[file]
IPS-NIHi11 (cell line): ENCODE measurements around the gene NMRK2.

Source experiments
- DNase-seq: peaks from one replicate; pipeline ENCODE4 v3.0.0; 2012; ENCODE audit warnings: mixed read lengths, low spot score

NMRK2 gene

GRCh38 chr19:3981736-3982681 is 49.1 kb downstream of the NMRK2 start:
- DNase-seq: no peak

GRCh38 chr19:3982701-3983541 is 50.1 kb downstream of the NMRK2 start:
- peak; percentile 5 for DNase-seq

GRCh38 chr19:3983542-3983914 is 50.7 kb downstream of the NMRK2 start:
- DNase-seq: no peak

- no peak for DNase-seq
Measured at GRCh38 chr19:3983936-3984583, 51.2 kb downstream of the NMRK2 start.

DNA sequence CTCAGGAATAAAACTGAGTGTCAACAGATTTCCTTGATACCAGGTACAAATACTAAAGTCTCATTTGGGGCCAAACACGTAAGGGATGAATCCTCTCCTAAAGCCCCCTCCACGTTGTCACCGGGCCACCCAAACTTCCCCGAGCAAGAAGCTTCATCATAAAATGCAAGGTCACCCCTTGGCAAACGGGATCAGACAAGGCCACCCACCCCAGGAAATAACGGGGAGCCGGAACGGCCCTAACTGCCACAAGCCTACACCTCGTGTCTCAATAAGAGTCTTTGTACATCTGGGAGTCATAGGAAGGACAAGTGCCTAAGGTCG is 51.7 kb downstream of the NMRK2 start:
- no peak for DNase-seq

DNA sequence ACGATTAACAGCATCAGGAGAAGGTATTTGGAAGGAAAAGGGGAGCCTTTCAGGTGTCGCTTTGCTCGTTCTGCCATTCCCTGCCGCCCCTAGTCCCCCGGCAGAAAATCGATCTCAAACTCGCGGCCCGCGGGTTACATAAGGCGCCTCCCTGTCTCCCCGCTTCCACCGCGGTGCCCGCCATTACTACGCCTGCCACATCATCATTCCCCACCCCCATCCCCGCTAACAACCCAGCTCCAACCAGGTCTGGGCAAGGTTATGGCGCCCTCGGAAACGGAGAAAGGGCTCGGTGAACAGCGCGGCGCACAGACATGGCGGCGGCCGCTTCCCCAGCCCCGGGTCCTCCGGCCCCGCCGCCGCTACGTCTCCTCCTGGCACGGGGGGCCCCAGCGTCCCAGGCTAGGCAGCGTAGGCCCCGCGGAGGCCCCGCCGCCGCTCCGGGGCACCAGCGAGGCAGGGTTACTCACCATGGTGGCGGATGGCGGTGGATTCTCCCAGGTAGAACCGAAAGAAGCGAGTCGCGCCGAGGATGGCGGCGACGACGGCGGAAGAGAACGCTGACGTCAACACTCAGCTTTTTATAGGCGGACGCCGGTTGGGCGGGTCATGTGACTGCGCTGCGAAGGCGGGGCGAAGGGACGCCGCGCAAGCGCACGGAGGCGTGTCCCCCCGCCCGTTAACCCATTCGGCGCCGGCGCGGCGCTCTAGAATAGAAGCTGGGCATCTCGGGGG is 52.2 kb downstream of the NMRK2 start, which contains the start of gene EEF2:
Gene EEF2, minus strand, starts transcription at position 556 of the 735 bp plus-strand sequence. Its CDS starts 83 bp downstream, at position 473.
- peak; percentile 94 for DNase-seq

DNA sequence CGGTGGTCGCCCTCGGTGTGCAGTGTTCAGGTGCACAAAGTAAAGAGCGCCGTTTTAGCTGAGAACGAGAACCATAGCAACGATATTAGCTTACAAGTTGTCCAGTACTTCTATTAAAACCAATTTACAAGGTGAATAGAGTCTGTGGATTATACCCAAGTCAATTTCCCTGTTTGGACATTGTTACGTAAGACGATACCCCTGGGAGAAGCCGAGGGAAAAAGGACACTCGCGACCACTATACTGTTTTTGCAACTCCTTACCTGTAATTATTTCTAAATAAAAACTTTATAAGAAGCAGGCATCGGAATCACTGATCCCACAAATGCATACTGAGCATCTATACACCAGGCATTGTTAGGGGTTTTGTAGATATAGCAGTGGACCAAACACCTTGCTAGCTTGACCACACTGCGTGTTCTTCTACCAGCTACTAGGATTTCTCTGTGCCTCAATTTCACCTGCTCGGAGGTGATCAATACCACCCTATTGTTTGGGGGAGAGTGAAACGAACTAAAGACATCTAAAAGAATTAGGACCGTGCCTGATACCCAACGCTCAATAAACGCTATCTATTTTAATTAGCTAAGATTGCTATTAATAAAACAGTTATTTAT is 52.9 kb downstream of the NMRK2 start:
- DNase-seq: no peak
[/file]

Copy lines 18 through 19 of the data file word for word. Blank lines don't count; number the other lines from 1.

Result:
DNA sequence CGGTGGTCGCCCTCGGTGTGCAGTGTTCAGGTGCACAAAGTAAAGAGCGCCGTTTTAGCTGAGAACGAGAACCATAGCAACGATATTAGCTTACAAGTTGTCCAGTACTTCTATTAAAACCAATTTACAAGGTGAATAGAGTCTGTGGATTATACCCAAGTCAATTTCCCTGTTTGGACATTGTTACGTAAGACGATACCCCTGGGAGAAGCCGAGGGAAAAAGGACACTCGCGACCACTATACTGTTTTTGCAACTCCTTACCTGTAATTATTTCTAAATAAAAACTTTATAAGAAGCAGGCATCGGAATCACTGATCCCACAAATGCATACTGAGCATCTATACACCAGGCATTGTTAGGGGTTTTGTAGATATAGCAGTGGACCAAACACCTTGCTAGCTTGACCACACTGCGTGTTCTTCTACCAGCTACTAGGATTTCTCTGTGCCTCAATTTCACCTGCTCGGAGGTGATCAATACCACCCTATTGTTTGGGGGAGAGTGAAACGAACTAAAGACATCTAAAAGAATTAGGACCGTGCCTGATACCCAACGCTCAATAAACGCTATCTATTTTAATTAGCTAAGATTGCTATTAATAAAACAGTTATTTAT is 52.9 kb downstream of the NMRK2 start:
- DNase-seq: no peak